All for one, one for all Featured

8:00pm EDT April 25, 2007
Each health care professional plays an essential, interdependent role within the modern health care enterprise.


“The U.S. health care system is complex. It involves a whole host of professionals and institutions including, but not limited to, hospitals and clinics, physicians and allied health care professionals, pharmaceutical companies and insurance companies,” says Michael W. Posey, Ph.D., who is professor and chair of the Healthcare Management and Healthcare Information Systems Management majors at Franklin University.

Smart Business learned from Posey about why it is important to have a holistic understanding of the health care enterprise.

What is the current structure of the health care system?

Currently, a person primarily accesses the health care system through physicians who work mostly in practices or for clinics or hospitals. These services are rendered on-site at a hospital or clinic on an in- or out-patient basis. Once a patient is in the system, payment for services is primarily paid through insurance or through programs such as Medicare and Medicaid.

For people with insurance, there is usually some form of co-pay or portion of the bill that the patient must pay. People without insurance either pay out of their pockets or their care is absorbed through a variety of sources, including the hospital.

Today’s health care services require the latest technology and the most up-to-date knowledge. This has caused our health care system to rely on technology and interdependency at an unprecedented rate. Medical imaging systems, billing and accounting systems, patient care systems, and a whole host of other devices and technological tools used in today’s health care settings need to be constantly managed and updated in order for modern health care enterprises to work efficiently.

How do many medical professionals perceive their role in the enterprise?

The nature of health care and the reality of its practice make it easy for health care professionals to focus on their particular role and forget how they and their patients fit into the whole. For instance, X-ray technicians may focus on taking the X-rays of patients. They may develop the film, send it to the physicians and be done with it. However, that image is only a small part of the patients’ entire care.

Also, nurses may be focused on caring for patients on their floor. But these nurses may be unaware of the multitude of systems within the enterprise, both personnel and technological, which help them to provide quality care on their floor.

How should members of health care systems perceive their place in the system?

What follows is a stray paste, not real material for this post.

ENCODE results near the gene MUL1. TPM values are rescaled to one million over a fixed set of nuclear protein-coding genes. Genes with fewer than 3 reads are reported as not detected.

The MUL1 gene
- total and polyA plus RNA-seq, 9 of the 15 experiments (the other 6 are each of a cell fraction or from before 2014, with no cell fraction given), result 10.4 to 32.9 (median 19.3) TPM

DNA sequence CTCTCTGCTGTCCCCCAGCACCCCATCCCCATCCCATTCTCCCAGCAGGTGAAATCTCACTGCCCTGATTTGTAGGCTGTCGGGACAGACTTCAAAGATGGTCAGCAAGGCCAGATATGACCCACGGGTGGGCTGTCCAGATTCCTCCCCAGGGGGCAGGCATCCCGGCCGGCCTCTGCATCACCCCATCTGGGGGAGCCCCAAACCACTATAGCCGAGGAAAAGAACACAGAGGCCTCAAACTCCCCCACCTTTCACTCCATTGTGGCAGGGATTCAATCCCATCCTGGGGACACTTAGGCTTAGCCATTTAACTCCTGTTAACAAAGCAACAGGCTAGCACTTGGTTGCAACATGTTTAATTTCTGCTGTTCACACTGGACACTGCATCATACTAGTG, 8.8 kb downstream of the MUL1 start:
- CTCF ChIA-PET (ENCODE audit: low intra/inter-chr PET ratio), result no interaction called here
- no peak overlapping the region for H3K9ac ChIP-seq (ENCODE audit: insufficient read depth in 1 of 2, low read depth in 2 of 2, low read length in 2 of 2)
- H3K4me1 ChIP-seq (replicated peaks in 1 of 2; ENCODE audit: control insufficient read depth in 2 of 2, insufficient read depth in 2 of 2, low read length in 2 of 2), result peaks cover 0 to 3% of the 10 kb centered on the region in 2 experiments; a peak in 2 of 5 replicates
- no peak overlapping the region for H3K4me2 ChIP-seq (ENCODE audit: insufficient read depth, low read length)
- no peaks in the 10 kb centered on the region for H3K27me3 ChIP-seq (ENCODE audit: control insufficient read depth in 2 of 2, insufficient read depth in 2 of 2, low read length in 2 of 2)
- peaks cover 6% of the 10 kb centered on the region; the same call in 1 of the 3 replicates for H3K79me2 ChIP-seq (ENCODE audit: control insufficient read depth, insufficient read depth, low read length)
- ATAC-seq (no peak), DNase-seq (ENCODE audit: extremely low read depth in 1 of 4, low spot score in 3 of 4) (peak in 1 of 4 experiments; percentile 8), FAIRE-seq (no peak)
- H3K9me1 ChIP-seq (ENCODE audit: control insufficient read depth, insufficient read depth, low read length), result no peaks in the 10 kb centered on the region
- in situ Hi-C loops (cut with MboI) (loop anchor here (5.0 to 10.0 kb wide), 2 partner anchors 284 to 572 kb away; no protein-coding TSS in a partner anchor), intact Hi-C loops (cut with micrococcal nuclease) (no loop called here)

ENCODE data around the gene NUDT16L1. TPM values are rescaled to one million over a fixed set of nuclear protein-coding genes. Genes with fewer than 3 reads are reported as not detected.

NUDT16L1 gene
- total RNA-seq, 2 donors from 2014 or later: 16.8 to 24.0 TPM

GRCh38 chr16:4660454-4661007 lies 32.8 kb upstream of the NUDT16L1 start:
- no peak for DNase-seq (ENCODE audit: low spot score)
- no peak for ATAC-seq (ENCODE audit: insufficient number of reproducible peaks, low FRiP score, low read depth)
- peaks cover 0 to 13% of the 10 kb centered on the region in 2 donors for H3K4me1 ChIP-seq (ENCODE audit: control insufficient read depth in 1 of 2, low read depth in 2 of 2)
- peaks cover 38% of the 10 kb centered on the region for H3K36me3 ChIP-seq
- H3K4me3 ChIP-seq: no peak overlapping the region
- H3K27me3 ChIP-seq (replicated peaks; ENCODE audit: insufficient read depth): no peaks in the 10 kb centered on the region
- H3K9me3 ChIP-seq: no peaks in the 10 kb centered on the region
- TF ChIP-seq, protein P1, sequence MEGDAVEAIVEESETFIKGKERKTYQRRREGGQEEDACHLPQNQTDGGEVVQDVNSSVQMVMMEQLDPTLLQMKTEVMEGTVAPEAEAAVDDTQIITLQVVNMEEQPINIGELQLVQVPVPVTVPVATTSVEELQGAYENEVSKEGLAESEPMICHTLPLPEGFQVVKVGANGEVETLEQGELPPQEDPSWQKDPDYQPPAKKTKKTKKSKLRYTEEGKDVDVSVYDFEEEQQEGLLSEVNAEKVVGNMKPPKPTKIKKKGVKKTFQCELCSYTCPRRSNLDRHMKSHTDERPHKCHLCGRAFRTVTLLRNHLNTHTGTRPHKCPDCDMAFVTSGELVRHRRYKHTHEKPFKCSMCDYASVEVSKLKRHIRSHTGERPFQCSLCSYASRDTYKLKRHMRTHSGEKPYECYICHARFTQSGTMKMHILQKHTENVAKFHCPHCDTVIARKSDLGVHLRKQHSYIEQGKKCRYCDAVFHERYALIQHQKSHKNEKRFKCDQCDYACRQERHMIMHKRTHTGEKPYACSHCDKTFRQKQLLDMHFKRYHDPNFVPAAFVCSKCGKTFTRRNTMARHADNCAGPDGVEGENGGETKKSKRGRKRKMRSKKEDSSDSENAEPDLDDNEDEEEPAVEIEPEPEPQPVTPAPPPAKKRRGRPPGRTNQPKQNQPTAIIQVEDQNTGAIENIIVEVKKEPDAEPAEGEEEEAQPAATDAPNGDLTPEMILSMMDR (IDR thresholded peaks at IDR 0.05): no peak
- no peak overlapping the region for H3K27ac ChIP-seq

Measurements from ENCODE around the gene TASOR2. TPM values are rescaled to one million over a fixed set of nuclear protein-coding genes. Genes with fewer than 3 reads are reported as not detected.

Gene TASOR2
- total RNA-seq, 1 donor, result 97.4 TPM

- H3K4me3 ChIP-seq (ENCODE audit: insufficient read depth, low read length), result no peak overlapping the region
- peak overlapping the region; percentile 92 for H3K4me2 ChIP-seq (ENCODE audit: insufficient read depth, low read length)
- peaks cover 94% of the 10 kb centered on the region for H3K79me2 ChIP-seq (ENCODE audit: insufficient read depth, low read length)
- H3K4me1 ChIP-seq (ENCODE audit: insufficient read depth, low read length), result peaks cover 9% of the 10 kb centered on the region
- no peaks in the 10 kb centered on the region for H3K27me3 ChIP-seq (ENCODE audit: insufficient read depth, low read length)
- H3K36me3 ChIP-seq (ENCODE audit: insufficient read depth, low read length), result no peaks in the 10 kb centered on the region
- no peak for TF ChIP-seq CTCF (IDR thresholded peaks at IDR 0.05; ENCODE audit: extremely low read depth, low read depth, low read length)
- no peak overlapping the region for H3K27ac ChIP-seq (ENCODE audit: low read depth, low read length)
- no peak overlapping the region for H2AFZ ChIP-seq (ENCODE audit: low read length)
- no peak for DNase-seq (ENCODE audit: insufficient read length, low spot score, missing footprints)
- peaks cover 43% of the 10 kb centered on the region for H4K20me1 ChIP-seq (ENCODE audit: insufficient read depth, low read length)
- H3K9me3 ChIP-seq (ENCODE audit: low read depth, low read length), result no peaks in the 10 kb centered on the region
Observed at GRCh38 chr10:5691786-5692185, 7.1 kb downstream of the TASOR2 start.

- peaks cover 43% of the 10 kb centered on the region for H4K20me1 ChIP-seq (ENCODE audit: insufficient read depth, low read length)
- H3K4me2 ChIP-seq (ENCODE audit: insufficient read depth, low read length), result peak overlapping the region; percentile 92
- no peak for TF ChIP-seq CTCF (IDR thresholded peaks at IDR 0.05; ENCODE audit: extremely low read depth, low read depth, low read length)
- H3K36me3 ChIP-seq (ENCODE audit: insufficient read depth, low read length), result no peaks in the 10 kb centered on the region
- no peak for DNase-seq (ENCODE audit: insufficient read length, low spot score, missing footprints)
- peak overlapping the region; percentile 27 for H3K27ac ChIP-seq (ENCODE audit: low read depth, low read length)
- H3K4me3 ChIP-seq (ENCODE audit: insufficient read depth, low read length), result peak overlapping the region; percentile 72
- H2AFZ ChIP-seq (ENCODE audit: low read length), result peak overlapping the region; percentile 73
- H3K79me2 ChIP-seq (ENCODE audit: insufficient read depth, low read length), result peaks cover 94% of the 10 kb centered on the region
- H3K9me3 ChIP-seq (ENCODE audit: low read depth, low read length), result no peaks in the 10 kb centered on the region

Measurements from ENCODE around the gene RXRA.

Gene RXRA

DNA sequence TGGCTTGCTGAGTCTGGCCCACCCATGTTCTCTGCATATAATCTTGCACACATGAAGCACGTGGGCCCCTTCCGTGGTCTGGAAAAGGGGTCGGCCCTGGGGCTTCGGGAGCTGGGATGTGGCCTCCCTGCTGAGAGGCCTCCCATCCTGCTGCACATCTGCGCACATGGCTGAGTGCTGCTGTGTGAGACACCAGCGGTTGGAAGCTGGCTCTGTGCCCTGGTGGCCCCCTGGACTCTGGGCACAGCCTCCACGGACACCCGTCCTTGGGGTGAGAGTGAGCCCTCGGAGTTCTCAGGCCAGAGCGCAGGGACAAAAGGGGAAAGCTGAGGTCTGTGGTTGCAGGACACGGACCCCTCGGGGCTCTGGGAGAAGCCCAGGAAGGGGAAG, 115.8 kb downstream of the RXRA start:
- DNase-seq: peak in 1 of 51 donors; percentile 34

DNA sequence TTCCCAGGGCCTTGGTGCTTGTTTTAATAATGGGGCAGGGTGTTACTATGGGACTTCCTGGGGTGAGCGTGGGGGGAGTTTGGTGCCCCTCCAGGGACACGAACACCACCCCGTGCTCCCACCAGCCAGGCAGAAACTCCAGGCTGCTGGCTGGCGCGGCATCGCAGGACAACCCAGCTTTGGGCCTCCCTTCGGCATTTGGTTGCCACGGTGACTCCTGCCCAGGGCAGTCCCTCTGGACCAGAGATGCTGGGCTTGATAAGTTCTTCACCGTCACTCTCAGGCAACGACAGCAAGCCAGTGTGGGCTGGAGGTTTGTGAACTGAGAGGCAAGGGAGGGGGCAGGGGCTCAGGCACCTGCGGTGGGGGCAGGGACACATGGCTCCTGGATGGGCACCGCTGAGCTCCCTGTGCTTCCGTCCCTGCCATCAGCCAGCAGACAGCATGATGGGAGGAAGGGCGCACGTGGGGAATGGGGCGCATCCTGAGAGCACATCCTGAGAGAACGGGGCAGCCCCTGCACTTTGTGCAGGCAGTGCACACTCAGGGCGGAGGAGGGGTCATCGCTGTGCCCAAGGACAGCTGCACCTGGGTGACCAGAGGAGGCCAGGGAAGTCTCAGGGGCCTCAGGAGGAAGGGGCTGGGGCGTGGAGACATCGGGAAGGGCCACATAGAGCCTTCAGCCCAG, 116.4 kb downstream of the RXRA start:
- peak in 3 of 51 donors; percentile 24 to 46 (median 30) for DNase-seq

As more systems are tied together and more areas are merged, health care workers must have a broader view of the health care enterprise. Instead of the old view of health care consisting of individual areas and/or components, health care workers need to have a 360-degree view of the system to provide the best care.

Health care professionals with areas of technical expertise, such as physicians, nurses, and billing and coding specialists, are and always will be extremely vital to the enterprise. However, to advance and excel, health care workers not only need their specialty area of expertise, but also need a broad view of the entire health care system and how it all interrelates. A basic knowledge of areas such as management, law, insurance, policy, finance and contemporary health care issues, can help provide an enterprisewide view.

How can medical professionals learn how their specialty areas relate to the overall system?

There are several ways that medical professionals can obtain this knowledge. The easiest way is to ask others questions and observe others within their organization. By observing, health care workers can get a good sense of how the whole system works and an understanding of their place within that whole. Also, health care workers may be able to receive cross training in allied areas to develop a better understanding of the health care enterprise.

In my estimation, the best way for health care workers to learn these concepts is through formal training in the form of a degree in a field that specializes in teaching from a health-care-specific perspective. For example, a health care worker with an associate’s degree in radiology tech could get a bachelor’s degree in health care management. This would give him both the technical skill and the broader knowledge necessary to move upward within the enterprise. Someone who has a bachelor’s degree or even an M.D. may want to get an MBA to give her the knowledge base to effectively manage her own practice or an area within a health care enterprise.

Combining technical expertise with a formal degree in health care management will enable the health care worker to be at the forefront of today’s complex health care system and provide the patient with the best care possible.

MICHAEL W. POSEY, Ph.D., is a professor and chair of the Healthcare Management and Healthcare Information Systems Management majors at Franklin University. Reach him at